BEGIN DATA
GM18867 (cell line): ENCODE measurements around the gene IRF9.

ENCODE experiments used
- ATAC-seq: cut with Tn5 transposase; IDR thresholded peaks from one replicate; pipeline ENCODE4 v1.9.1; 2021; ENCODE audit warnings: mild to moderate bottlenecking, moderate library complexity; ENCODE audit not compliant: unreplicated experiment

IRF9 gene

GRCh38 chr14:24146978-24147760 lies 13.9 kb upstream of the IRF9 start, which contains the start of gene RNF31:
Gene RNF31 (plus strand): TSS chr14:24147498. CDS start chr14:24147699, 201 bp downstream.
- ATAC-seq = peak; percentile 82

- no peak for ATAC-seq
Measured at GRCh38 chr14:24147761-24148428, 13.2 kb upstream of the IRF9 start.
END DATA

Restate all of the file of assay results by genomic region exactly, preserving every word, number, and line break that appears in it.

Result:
GM18867 (cell line): ENCODE measurements around the gene IRF9.

ENCODE experiments used
- ATAC-seq: cut with Tn5 transposase; IDR thresholded peaks from one replicate; pipeline ENCODE4 v1.9.1; 2021; ENCODE audit warnings: mild to moderate bottlenecking, moderate library complexity; ENCODE audit not compliant: unreplicated experiment

IRF9 gene

GRCh38 chr14:24146978-24147760 lies 13.9 kb upstream of the IRF9 start, which contains the start of gene RNF31:
Gene RNF31 (plus strand): TSS chr14:24147498. CDS start chr14:24147699, 201 bp downstream.
- ATAC-seq = peak; percentile 82

- no peak for ATAC-seq
Measured at GRCh38 chr14:24147761-24148428, 13.2 kb upstream of the IRF9 start.